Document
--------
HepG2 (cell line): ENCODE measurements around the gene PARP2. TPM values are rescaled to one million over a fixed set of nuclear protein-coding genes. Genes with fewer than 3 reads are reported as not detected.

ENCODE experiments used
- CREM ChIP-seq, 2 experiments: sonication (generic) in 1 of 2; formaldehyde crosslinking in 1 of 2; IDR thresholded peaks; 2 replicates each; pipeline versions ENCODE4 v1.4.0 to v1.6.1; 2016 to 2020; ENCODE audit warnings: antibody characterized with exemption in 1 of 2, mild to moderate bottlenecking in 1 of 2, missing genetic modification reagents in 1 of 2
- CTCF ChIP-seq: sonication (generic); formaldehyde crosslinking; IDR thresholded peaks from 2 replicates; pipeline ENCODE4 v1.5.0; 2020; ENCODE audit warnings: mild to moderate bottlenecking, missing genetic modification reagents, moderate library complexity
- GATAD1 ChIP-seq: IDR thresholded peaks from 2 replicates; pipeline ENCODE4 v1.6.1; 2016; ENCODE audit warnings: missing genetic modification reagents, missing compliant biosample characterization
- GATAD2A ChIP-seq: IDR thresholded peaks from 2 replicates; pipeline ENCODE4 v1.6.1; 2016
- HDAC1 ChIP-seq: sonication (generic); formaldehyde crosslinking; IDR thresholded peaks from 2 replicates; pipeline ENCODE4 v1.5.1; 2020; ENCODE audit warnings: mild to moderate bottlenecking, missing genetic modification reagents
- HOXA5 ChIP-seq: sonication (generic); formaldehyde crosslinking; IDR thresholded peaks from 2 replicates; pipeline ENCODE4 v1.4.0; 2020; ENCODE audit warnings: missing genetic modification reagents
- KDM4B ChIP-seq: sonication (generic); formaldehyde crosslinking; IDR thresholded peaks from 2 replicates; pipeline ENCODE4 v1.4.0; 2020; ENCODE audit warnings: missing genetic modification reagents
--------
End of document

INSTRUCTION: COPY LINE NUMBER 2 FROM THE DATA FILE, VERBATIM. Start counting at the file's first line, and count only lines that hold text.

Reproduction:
ENCODE experiments used